"Socially, they form close bonds, participate in side-by-side play and initiate friendships. Emotionally, they start recognizing and expressing basic feelings, eventually developing empathy, guilt and shame."
2. Understand the weight of attachment
Understand the significance of attachment in early childhood. Attachment can come in several "styles," such as secure, anxious-ambivalent and avoidant, based on how children interact with their caregivers.4 These early attachments can profoundly influence a person's emotional well-being and relationships throughout their life.
"Early attachment shapes a child's mental health foundation. Secure attachments foster emotional resilience, self-esteem and healthy relationship patterns," says Bharat Jindal, M.D. and consultant pathologist.
3. Teach and model emotional regulation skills
Know that toddlers and preschoolers are learning to manage their emotions. ECE instructors can help by teaching coping strategies like taking deep breaths or using " feelings words" to express themselves.5
"Young children could face difficulties identifying intricate emotions and managing intense feelings," says Giordano. "Things like tantrums, withdrawal or outbursts are common reactions to emotional overload."
4. Supporting their social skills can make a huge difference
Support children in developing social skills by encouraging sharing, cooperation and problem-solving during playtime.
Through these interactions, children not only learn to collaborate and navigate social dynamics but also develop empathy and a sense of community, which are essential for their overall social and emotional growth.
Friendships and a good understanding of social interactions will also help children immensely throughout their lives, building a strong, pro-social foundation.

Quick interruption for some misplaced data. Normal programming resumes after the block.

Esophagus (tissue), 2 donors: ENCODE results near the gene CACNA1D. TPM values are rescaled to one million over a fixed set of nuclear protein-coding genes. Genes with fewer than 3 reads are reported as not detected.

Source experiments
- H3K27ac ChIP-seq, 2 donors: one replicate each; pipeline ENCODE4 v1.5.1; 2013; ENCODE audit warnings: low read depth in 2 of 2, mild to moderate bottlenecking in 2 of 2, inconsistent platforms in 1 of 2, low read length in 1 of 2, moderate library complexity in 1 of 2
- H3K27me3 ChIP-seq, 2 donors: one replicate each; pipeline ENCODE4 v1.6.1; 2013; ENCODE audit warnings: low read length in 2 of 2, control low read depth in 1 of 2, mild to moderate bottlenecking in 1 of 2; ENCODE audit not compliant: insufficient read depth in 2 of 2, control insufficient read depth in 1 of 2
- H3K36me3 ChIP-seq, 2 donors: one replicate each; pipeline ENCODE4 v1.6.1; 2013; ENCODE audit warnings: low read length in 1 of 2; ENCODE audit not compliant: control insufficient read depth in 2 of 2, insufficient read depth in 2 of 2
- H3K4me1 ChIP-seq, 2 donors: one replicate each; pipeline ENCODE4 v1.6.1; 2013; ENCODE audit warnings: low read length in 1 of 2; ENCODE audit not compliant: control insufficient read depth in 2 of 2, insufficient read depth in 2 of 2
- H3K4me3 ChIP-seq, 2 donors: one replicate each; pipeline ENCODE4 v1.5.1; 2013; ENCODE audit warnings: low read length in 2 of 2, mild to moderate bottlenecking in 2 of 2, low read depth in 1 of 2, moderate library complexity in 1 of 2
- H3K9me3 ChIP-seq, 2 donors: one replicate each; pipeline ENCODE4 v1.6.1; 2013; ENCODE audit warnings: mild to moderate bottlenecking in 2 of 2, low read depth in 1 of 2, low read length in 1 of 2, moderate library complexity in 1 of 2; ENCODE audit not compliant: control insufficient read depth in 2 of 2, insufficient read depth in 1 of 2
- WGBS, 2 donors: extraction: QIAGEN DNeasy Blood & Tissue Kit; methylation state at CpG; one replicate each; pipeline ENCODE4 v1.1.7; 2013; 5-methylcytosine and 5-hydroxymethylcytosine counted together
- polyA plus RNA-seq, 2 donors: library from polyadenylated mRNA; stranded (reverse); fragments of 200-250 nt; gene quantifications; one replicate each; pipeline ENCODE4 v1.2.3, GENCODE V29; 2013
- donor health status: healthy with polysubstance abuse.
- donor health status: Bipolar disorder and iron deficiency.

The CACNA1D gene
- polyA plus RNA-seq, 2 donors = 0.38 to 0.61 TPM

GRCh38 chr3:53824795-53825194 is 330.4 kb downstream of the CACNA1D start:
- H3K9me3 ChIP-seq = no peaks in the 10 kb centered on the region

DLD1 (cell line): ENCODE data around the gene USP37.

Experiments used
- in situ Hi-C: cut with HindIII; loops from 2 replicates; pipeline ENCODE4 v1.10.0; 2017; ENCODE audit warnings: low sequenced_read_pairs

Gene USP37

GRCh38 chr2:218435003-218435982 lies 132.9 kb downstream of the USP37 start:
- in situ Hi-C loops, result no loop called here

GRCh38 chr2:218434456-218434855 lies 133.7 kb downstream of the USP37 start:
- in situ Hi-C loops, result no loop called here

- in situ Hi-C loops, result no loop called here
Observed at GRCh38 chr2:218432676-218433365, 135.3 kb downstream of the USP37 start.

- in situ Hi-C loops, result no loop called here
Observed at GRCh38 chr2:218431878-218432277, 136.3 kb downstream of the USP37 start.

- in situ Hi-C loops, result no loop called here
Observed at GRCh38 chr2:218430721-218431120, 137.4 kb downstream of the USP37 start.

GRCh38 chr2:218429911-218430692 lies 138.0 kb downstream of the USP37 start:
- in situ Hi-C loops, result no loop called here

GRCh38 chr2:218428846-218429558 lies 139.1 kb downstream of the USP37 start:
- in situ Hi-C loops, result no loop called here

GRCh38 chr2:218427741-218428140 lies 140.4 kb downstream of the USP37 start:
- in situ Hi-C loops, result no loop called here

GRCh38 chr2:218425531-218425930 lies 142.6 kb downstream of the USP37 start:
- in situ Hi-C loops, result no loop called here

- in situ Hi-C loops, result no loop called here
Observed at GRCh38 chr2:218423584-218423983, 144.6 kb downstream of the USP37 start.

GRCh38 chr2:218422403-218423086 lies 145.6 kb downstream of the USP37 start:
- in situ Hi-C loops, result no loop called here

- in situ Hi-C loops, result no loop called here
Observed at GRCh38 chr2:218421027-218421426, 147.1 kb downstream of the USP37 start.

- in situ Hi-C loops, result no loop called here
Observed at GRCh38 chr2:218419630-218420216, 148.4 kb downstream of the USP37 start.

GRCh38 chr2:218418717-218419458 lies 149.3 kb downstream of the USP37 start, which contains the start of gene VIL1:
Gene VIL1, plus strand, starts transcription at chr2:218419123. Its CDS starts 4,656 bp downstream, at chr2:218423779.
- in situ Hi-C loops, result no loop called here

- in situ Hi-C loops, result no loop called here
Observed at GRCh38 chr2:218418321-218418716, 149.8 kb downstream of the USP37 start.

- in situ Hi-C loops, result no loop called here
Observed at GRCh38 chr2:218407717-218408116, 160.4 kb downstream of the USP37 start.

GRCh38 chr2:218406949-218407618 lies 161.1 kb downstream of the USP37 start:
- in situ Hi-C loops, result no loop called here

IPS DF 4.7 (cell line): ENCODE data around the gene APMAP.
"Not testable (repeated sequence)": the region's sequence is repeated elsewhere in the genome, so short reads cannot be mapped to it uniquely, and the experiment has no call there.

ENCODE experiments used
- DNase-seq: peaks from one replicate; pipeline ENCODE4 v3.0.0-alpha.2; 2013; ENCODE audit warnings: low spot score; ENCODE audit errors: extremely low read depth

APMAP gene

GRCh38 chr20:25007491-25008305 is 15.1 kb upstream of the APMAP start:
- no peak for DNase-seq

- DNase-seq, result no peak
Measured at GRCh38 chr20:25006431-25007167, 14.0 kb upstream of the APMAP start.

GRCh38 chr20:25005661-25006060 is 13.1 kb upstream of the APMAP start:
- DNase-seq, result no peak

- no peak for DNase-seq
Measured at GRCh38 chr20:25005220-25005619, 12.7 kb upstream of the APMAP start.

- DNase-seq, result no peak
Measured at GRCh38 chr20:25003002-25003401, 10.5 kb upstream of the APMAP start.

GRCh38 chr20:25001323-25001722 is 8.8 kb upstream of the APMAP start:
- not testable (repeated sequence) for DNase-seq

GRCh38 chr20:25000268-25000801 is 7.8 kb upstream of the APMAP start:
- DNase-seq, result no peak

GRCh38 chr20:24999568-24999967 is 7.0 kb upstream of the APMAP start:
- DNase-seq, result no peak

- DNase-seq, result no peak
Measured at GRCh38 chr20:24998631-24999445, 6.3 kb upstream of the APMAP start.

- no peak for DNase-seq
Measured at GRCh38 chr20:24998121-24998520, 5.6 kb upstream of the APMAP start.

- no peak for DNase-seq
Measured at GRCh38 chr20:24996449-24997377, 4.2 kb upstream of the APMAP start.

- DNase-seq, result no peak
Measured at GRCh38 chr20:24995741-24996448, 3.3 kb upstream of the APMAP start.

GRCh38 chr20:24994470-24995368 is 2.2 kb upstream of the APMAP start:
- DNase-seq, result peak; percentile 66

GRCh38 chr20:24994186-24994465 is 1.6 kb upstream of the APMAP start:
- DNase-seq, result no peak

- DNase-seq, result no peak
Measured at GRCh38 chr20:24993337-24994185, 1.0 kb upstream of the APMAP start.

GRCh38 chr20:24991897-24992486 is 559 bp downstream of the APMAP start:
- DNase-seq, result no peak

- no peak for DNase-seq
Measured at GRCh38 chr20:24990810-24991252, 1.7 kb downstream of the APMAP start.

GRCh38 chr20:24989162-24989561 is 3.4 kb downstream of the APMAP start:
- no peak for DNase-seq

5. Look them in the eye and listen
Practice active listening when children talk or express themselves. This validates their emotions and helps them feel understood.
When children see the adults in their lives brush their feelings aside, they can internalize the message that their feelings are not important—or even worse, are something to be ashamed of. Since emotions aren’t something humans grow out of, this does them a disservice in the long run.
6. Monitor red flag behaviors
Be aware of behavioral "red flags," such as extreme aggression, persistent withdrawal or sudden and severe changes in a child’s behavior. These may warrant professional evaluation.
If a child consistently displays these symptoms, Giordano suggests that "seeking assistance from a mental health professional can be advantageous... Pediatricians, child psychologists and early childhood programs extend support. Parenting classes, support groups and online resources are also accessible."
As an educator, caregiver or ECE expert, you should never diagnose a child or correlate their behavior with a disorder—rather, note the red flags to the child’s family and work with them to find a resource qualified to evaluate.
7. Encourage positive emotional expression
Create a safe and open environment where children feel comfortable expressing their feelings, whether it's joy, anger or sadness.